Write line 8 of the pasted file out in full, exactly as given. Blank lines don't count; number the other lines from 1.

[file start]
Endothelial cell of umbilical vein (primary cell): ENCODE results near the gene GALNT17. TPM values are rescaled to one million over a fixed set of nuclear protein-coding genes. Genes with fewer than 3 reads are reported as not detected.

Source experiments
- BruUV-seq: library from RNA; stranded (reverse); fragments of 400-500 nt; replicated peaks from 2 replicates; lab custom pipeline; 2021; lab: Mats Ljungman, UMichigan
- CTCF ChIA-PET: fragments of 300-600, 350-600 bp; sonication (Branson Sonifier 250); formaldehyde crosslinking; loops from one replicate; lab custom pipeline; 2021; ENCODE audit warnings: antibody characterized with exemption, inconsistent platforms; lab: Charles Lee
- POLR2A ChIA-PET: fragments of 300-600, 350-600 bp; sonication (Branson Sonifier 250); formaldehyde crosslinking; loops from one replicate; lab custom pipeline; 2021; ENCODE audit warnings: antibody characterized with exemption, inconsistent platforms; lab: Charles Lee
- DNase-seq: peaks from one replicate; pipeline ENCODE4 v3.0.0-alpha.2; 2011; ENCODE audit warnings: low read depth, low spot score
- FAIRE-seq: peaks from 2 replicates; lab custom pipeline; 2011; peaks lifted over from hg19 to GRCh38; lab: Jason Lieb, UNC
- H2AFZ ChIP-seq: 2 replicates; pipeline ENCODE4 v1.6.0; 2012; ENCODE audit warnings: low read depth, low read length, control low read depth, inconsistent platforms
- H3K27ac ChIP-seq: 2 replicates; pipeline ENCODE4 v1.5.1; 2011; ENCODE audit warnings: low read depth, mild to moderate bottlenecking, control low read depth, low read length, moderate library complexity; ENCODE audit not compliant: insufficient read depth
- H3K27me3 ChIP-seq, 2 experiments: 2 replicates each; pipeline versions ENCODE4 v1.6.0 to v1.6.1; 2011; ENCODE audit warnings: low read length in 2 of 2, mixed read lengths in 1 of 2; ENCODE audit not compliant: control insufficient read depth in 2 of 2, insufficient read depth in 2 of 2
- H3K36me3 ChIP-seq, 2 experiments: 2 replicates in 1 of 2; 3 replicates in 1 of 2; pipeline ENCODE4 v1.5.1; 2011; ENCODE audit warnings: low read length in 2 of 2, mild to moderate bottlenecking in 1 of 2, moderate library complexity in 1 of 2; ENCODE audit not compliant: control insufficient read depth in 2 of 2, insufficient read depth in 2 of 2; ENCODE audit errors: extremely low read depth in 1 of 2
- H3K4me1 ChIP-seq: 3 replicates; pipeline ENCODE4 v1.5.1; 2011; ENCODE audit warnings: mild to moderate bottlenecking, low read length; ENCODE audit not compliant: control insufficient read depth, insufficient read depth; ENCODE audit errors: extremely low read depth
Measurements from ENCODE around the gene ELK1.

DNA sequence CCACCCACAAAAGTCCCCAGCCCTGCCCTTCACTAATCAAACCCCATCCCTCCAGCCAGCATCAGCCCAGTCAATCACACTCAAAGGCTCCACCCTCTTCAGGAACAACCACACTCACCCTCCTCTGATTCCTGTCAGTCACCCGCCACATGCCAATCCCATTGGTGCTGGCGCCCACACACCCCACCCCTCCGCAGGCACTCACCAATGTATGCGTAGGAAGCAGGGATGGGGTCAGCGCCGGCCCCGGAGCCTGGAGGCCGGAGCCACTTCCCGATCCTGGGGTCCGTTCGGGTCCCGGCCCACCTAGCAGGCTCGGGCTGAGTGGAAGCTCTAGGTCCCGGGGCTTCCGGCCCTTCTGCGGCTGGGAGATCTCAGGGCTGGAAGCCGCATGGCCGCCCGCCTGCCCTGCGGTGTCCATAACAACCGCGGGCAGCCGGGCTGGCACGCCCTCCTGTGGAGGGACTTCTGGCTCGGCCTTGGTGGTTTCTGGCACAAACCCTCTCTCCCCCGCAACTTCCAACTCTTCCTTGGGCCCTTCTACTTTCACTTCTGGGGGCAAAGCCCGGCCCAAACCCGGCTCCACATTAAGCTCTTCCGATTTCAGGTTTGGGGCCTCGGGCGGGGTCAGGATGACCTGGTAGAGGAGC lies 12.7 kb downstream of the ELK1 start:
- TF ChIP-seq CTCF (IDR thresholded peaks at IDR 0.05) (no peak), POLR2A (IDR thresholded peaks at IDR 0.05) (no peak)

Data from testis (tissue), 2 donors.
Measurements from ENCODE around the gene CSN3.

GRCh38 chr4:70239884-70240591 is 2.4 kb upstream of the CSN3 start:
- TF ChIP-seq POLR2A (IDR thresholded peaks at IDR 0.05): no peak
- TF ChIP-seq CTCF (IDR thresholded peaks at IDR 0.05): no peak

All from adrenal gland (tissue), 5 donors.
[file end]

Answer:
- H2AFZ ChIP-seq: 2 replicates; pipeline ENCODE4 v1.6.0; 2012; ENCODE audit warnings: low read depth, low read length, control low read depth, inconsistent platforms